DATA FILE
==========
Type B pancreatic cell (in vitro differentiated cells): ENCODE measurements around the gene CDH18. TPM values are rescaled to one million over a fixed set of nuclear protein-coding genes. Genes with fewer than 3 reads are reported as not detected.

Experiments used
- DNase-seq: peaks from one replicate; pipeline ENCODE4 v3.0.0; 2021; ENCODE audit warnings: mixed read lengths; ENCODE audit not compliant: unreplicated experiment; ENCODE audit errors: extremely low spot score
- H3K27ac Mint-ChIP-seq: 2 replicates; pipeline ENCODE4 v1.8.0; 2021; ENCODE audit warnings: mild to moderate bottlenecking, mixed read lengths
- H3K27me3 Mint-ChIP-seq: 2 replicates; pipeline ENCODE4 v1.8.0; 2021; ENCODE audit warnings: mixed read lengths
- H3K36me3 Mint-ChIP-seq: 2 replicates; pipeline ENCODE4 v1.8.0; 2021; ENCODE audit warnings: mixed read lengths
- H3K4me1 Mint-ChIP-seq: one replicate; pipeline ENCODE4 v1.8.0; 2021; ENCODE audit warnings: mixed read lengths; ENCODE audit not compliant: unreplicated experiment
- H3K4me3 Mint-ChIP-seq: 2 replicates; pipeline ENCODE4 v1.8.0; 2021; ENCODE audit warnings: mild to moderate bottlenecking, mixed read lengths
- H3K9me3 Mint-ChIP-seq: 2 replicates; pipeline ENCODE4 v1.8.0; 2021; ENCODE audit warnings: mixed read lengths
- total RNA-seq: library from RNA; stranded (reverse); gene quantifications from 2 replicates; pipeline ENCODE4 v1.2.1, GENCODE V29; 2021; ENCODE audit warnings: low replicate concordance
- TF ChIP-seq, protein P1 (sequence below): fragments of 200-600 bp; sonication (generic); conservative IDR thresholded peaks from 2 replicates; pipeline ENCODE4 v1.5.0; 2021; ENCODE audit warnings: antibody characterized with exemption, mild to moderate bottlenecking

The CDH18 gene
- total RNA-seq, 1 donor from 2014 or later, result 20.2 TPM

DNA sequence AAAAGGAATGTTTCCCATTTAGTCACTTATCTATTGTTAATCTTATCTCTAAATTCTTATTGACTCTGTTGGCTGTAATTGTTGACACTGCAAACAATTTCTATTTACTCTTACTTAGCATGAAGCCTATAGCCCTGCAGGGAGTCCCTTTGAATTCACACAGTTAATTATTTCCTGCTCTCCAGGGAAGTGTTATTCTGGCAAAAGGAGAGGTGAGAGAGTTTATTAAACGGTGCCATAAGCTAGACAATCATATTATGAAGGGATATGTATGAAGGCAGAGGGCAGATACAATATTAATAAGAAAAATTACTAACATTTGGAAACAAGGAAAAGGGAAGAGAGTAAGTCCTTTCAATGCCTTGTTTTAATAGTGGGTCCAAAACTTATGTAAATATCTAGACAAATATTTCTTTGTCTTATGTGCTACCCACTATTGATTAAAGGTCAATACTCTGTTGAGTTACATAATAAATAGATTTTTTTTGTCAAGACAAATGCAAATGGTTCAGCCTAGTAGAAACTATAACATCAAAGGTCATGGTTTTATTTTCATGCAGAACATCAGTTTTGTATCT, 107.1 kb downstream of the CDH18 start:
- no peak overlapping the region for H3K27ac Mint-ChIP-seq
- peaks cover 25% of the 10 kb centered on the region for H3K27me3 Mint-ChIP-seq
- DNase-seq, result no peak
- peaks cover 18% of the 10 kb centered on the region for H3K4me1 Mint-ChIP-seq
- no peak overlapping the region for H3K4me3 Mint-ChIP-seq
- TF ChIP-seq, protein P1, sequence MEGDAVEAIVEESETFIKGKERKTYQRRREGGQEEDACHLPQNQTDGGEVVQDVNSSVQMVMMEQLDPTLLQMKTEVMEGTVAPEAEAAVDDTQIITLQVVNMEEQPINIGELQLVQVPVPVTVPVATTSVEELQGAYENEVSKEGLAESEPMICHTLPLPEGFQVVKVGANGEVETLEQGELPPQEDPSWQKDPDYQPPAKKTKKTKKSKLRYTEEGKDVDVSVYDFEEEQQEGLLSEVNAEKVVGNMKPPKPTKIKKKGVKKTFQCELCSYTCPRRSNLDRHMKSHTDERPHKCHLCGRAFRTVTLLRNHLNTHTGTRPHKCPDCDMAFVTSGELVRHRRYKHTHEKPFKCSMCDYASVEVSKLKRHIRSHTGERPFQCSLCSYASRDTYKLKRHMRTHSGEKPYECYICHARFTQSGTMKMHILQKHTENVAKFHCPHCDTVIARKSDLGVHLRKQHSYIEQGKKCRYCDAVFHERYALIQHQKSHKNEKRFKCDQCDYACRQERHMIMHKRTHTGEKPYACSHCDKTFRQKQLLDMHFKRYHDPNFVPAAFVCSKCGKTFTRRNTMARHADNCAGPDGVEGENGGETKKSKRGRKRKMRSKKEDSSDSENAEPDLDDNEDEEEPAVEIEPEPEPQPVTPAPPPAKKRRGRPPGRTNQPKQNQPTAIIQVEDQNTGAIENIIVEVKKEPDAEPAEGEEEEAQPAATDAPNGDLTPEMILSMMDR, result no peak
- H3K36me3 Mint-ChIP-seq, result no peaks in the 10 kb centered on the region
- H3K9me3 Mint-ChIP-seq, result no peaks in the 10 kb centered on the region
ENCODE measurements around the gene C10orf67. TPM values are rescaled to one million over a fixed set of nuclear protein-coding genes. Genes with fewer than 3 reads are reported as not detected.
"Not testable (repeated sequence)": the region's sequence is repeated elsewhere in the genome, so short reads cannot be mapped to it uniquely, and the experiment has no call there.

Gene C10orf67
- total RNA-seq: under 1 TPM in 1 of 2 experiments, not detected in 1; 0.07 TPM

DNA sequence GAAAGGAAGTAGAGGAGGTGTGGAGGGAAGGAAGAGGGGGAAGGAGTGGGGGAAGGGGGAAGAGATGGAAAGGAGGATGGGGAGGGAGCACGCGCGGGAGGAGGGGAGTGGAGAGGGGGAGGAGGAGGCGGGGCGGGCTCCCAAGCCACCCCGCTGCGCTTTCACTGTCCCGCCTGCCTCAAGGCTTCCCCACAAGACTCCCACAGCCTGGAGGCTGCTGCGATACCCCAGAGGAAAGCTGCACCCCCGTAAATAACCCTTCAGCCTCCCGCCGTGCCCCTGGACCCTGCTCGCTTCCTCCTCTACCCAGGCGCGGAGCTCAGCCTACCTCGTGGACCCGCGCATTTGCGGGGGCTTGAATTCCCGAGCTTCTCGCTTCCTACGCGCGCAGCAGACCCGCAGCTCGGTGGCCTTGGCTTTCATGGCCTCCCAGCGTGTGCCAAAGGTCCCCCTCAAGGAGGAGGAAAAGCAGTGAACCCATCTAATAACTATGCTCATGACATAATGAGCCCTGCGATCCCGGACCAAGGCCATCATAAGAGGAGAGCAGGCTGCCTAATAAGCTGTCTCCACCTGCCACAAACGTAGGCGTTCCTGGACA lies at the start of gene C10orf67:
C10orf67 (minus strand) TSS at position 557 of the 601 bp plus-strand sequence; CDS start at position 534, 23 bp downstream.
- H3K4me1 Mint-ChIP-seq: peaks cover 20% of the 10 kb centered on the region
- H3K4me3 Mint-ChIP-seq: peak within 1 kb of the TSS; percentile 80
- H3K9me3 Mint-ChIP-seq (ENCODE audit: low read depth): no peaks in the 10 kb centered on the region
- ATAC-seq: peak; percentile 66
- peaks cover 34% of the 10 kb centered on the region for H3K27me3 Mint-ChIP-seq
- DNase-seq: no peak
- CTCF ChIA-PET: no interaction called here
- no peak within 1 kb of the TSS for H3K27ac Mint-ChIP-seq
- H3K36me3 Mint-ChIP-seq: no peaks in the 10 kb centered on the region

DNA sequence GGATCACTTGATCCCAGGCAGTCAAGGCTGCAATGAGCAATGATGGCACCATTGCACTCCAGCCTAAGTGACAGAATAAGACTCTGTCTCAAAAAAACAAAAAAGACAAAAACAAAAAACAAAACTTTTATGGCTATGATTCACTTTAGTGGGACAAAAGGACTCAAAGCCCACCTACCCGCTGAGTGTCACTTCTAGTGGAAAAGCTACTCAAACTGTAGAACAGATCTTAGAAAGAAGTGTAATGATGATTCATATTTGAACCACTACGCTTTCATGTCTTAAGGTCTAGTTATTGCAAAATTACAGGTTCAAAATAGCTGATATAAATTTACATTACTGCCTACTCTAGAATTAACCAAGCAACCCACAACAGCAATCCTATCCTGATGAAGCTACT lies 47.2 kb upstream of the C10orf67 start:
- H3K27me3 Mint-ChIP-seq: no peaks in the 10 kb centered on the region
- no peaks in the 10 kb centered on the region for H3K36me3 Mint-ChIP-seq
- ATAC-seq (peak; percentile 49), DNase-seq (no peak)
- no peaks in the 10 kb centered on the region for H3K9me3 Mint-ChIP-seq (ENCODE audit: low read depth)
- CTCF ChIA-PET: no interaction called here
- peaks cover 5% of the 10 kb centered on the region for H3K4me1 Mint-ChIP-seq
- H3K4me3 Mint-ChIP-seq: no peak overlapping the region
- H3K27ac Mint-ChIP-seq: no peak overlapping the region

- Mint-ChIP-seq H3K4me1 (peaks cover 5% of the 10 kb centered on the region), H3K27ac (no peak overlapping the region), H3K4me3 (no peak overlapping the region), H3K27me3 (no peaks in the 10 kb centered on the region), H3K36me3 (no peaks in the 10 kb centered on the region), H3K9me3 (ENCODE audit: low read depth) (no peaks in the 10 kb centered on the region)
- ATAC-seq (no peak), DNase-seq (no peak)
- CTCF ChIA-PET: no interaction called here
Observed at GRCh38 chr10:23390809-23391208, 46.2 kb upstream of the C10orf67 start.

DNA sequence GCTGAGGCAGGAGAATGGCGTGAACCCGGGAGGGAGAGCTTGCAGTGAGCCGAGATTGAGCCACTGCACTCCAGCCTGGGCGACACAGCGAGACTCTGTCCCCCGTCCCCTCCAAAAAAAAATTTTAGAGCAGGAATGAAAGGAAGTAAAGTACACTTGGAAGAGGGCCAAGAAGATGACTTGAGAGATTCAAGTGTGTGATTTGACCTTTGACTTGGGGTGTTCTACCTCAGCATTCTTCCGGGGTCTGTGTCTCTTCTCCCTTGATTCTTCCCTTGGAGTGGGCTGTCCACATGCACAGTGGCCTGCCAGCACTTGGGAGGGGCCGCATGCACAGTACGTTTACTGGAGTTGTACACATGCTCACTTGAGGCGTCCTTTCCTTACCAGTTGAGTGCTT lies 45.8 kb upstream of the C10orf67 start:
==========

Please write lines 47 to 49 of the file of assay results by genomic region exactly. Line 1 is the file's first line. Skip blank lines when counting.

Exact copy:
- Mint-ChIP-seq H3K4me1 (peaks cover 5% of the 10 kb centered on the region), H3K27ac (no peak overlapping the region), H3K4me3 (no peak overlapping the region), H3K27me3 (no peaks in the 10 kb centered on the region), H3K36me3 (no peaks in the 10 kb centered on the region), H3K9me3 (ENCODE audit: low read depth) (no peaks in the 10 kb centered on the region)
- ATAC-seq (no peak), DNase-seq (no peak)
- CTCF ChIA-PET: no interaction called here